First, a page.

Earlier this month, the U.S. Anti-Doping Agency released a report laying out evidence that Lance Armstrong was at the center of a sophisticated cheating ring that helped him win seven Tour de France cycling titles.
Armstrong was cast out Monday by his sport, formally stripped of his seven titles and banned for life for his involvement.
According to the report, the key to this performance-enhancing conspiracy was blood doping. This is a term that the media throws around a lot, but what does it actually mean? How does it help enhance athletes' performances? And is it dangerous?
Dr. Prescott prescribes
“Blood doping” refers to any illicit method of boosting the levels of red blood cells in an athlete's bloodstream. This process allows muscles to work more efficiently, giving dopers an advantage over non-doping competitors, but it carries cardiovascular health risks.
Red blood cells carry oxygen through the bloodstream, so increasing their numbers ups the amount of oxygen delivered to the muscles. This results in less fatigue and more efficient performances, particularly in endurance events such as long-distance running and cycling.
Endurance athletes can naturally boost their bodies' red blood cell counts by training at high altitude. The lower air pressure and diminished oxygen content of the air cause the body to generate extra red blood cells, bumping up the hematocrit (the percentage of blood composed of red blood cells) up a few percentage points. Athletes, though, can get a bigger boost through two other prohibited methods, both of which Armstrong purportedly used.
Injections with erythropoietin (EPO), a naturally occurring hormone that biotech companies have made in large amounts for treatment of anemia in cancer and AIDS, stimulate the body to produce more red blood cells. The body metabolizes the hormone in four days, making it difficult to detect via testing. But the hormones' performance-boosting effects last for weeks.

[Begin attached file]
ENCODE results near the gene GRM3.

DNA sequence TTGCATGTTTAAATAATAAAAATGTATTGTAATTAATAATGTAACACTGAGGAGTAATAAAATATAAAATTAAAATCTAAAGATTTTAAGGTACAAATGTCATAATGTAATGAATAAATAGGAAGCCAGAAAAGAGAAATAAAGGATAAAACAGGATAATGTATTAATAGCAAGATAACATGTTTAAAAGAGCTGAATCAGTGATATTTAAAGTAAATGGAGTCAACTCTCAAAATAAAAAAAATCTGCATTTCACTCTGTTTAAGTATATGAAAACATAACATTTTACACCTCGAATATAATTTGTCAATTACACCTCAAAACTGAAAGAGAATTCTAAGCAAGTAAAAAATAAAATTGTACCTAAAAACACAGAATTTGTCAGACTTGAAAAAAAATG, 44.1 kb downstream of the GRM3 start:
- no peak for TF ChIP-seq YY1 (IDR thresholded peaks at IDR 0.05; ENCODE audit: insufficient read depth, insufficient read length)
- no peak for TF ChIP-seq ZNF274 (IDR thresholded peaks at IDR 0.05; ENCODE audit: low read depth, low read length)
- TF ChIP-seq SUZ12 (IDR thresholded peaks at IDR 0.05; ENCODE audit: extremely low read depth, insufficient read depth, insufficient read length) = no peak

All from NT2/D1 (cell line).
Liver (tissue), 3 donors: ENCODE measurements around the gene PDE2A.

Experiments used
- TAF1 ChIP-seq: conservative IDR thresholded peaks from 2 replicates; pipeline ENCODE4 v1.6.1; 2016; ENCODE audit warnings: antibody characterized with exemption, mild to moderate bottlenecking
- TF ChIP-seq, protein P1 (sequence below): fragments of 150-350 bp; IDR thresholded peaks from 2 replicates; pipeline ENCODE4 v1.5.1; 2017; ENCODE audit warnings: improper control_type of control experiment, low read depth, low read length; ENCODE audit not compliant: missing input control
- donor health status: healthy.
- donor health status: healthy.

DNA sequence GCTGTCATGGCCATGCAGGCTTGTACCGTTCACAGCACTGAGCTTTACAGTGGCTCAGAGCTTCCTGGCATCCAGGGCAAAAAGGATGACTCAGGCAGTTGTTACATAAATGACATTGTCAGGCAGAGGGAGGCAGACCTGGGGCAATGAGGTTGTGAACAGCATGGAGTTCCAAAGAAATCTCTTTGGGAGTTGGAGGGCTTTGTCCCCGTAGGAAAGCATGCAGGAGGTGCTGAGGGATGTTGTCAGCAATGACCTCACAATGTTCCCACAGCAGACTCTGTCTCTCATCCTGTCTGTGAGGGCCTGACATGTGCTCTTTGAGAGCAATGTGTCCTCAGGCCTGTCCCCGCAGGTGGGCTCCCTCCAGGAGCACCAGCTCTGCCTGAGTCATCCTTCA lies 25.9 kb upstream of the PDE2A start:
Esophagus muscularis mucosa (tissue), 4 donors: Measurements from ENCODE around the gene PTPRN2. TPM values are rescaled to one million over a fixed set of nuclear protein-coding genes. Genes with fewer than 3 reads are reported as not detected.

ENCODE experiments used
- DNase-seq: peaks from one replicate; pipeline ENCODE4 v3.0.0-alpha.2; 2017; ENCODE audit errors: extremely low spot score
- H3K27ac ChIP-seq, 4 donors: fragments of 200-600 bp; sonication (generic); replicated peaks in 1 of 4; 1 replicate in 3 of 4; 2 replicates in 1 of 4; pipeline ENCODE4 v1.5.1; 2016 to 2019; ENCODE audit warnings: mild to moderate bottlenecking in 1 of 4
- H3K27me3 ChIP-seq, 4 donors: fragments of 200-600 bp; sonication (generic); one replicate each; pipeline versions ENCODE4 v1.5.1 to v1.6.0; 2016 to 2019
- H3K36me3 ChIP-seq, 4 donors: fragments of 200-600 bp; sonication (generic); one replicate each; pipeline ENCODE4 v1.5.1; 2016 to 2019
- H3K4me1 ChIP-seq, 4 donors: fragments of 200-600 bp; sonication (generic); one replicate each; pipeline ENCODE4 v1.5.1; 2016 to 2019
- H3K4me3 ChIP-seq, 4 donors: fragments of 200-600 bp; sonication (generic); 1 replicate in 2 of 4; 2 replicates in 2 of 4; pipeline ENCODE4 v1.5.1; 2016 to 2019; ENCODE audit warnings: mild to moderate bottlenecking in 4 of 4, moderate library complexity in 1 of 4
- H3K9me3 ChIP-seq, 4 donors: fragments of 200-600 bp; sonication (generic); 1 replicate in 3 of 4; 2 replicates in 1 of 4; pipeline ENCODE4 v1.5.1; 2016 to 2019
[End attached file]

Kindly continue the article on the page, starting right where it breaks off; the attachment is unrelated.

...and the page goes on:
Transfusions with a person's own blood can also bump up red blood cell counts. Using this approach, athletes draw and store their own blood during training, then re-inject red blood cells taken from the blood (they can be separated out using a centrifuge) before the competition. In the interim, the body has produced more red blood cells, so that the re-injected red cells create a higher volume of these oxygen carriers.
Other than looking for unnaturally high hematocrit, there currently is no accepted test to detect for transfusions with an athlete's own blood. But other circumstantial evidence — such as the presence in blood of plastic additives found in I.V. bags — has helped authorities sniff out this method of blood doping in the past.
The effects of blood doping are short-lived; when the body senses the unnatural levels of red cells in the blood, it attempts to return things to normal by not replacing the extra cells as they die. So that means that athletes who want to maintain the benefits of doping will engage in repeated cycles.
Ethics aside, doping carries health risks. The hard work of pushing unnaturally thickened blood through the veins increases the probability of cardiovascular events such as strokes or heart attacks, as well as kidney damage. Although doping may cut a few minutes from athletes' race times, it can also cut years from their lives.
Prescott, a physician and medical researcher, is president of the Oklahoma Medical Research Foundation. Cohen is a marathoner and OMRF's senior vice president and general counsel.